Tom Nash gives us a peek into the next big talent from Liverpool in line with our Rough Diamonds series
Remember Bruno Cheyrou? He was “The new Zidane”. That didn’t really work out for him. What about Anthony Le Tallec? Another “New Zidane” loaned out five different clubs before being flogged off at a loss. David Ngog, anyone? Apparently “The New Drogba”! Well, he’s got the diving down to a tee. Liverpool are very fond of signing young players and hugely over-hyping them. It’s not just them, mind you. Around the world, we’ve had so many “New Maradonna”s, it’s almost an insult for any young Argentine attacker NOT to be called that. The latest player at Liverpool to be labelled with such an unhelpful tag is Raheem Stirling, signed at the age of 15 from QPR, who were desperate to hold onto him. Raheem’s apparent destiny is to be an injury-prone rapid dribbler with poor decision making, as he’s been dubbed “The New Theo Walcott”. No doubt the real Theo Walcott (Himself a former “New Thierry Henry”) must be scratching his head wondering if it’s all over at the age of 22 if there’s already a new him.
Somewhere in England there must be a “New Raheem Sterling” pulling on his first pair of boots. Given that he was born in Jamaica but pledged his future to England, and is competent with either foot, perhaps this Liverpool winger is “The n…” – no, I won’t say it.
Sterling is one of a crop of outstanding young players currently on Liverpool’s books. Raheem Sterling has been big news in the footballing community since the age of 14, when at QPR he was described by Kevin Gallen, the Head of Development as having “loads of natural ability. This boy can pass, shoot, head it, score goals, tackle, defend, anything.” Following his wonder strike for England U-17 against the mighty Rwanda at the U-17 World Cup, it won’t be long before he’s receiving much wider attention.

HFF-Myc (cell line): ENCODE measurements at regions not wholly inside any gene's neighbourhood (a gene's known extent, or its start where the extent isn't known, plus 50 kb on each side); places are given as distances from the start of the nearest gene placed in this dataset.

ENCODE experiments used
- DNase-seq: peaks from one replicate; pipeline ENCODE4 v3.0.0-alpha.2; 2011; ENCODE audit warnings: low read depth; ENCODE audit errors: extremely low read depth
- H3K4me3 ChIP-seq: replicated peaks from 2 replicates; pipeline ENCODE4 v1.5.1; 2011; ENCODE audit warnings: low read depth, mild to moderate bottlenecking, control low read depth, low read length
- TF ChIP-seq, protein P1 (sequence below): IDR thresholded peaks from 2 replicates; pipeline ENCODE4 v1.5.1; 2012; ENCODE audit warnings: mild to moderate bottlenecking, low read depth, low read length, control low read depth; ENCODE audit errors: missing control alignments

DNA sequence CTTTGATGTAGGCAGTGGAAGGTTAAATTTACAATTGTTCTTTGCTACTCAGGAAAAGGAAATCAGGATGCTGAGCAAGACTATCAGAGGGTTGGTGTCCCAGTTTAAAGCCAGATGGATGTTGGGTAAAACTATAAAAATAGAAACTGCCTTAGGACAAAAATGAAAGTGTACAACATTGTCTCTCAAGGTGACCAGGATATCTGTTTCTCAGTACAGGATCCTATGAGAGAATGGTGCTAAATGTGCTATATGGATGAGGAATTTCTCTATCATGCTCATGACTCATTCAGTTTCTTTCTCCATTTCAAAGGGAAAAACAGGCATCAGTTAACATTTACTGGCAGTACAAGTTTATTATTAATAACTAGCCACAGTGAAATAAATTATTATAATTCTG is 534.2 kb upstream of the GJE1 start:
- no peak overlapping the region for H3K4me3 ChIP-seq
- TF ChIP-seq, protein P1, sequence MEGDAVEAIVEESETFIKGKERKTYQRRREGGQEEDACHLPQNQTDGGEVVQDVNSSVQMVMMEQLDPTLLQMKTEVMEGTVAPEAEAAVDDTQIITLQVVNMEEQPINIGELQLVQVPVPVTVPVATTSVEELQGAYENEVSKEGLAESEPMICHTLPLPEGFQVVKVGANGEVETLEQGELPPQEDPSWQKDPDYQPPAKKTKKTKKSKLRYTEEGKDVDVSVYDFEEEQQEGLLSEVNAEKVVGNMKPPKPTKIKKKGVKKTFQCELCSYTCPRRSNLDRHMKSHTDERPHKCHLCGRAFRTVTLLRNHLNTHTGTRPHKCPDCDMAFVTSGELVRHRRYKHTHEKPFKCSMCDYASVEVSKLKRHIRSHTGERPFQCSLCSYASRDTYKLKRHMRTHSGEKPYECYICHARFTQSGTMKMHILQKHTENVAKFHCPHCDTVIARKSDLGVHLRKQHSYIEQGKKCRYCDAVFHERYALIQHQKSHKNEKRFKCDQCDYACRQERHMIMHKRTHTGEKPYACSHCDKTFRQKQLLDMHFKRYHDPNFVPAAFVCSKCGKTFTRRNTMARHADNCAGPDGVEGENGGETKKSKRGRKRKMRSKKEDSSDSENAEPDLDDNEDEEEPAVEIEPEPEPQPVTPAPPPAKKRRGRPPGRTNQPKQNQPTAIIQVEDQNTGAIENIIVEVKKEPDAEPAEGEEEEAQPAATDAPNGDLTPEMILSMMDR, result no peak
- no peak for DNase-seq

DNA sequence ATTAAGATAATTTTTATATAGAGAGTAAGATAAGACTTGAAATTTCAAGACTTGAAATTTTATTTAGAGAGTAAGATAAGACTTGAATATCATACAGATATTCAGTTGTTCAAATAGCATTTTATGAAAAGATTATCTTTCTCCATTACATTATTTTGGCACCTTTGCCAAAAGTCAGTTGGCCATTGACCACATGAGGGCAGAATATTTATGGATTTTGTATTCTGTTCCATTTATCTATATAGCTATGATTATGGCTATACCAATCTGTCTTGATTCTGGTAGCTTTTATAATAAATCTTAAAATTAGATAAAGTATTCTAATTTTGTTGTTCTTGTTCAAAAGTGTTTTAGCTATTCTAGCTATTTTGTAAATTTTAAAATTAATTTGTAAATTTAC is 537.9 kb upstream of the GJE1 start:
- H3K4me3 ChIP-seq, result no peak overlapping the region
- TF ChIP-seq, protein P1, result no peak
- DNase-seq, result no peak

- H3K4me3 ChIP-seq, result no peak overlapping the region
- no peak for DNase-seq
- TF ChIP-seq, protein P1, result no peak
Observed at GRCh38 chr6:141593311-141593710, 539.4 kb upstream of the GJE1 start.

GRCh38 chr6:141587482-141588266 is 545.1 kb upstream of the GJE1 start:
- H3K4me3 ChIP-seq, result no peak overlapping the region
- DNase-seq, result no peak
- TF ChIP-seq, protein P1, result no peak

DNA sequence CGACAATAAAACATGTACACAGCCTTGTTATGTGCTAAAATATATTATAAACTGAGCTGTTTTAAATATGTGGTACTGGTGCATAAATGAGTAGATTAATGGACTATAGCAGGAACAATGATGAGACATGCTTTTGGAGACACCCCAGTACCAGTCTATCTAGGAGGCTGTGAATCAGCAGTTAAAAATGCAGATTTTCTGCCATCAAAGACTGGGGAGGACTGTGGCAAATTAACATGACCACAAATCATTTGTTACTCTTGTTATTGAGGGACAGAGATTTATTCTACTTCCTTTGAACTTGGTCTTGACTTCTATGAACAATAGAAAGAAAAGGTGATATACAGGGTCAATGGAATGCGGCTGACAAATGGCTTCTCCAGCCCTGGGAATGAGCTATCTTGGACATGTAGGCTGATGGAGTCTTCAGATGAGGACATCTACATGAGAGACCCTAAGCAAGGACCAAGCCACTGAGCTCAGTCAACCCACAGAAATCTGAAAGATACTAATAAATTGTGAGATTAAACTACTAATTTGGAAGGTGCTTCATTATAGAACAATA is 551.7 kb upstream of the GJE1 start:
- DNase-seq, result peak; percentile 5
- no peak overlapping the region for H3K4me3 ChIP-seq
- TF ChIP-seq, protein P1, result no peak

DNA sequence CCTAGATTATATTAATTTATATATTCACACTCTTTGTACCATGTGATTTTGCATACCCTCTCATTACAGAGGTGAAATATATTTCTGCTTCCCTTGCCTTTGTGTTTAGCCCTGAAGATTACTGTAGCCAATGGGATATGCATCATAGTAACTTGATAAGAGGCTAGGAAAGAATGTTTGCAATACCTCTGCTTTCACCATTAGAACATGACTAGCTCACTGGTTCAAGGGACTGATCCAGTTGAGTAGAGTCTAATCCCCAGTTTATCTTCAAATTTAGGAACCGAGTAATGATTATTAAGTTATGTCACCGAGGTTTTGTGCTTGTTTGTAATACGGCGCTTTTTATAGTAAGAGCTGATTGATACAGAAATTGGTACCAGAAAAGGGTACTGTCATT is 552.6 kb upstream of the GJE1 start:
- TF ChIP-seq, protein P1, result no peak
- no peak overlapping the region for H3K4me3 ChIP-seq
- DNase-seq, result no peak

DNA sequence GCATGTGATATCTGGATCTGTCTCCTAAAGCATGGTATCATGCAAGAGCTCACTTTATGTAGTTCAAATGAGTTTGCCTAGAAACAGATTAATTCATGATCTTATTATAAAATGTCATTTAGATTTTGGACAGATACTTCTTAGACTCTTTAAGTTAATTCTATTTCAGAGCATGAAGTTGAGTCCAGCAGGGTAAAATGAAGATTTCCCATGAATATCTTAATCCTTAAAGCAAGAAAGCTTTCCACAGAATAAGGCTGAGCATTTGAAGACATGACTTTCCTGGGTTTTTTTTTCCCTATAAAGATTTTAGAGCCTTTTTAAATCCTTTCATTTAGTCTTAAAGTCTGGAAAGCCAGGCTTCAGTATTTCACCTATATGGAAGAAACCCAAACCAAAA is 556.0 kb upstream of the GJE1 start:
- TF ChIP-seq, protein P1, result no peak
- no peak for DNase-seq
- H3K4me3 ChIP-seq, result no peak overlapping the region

Young players develop at different rates, but to be compared to Wayne Rooney at a similar age won’t do any harm to his reputation. He’ll face a tough fight to force his way into the first team, Liverpool having made some recent marquee signings, but Kenny Dalglish has already shown that he’s not afraid to blood youngsters from the Academy, so it maybe only a year or two before he’s on the first team bench. Scoring five goals against Southend in the FA Youth Cup in front of Kenny Dalglish is a good way of letting the boss know who you are. If you have the time to take a look at the highlights of that game, you’ll see him popping up on both wings, and through the centre. He uses his blistering pace to great effect, and because he’s adept with either foot, full-back just don’t know what to do with him. Of course, the step up to the first team would match him up to far better opponents, and no doubt a fairly brutal welcome to top-flight football. He’ll probably consider himself lucky that Gary Neville has retired, because if he could get anywhere near him, I’m sure he’d be acquainting himself with supporters in rows A to D within the first five minutes.
Raheem Stirling certainly has a lot of growing up to do physically, but he’s already got the skills and pace to embarrass many a defender. Under Gerard Houllier, Liverpool’s youth policy seemed to wither. He preferred for some reason to bring in players from overseas, generally France, in their late teens, and none of them really made the grade. Things have changed at Liverpool now, they boast one of the most exciting youth and reserve set-ups, having invested heavily in an academy separate from the first team training ground at Melwood. The academy was opened in 1998, and in Raheem Stirling, Jonjo Shelvey, Danny Wilson, Toni Silva and Suso; staff at Kirkby train some of the most whispered about young footballers in the country. Seven players from Liverpool youth teams travelled with England U17s to the world Cup.
It may be a while before he’s ready to start first team games at Liverpool, but at the moment he’s one of the most exciting prospects in English football.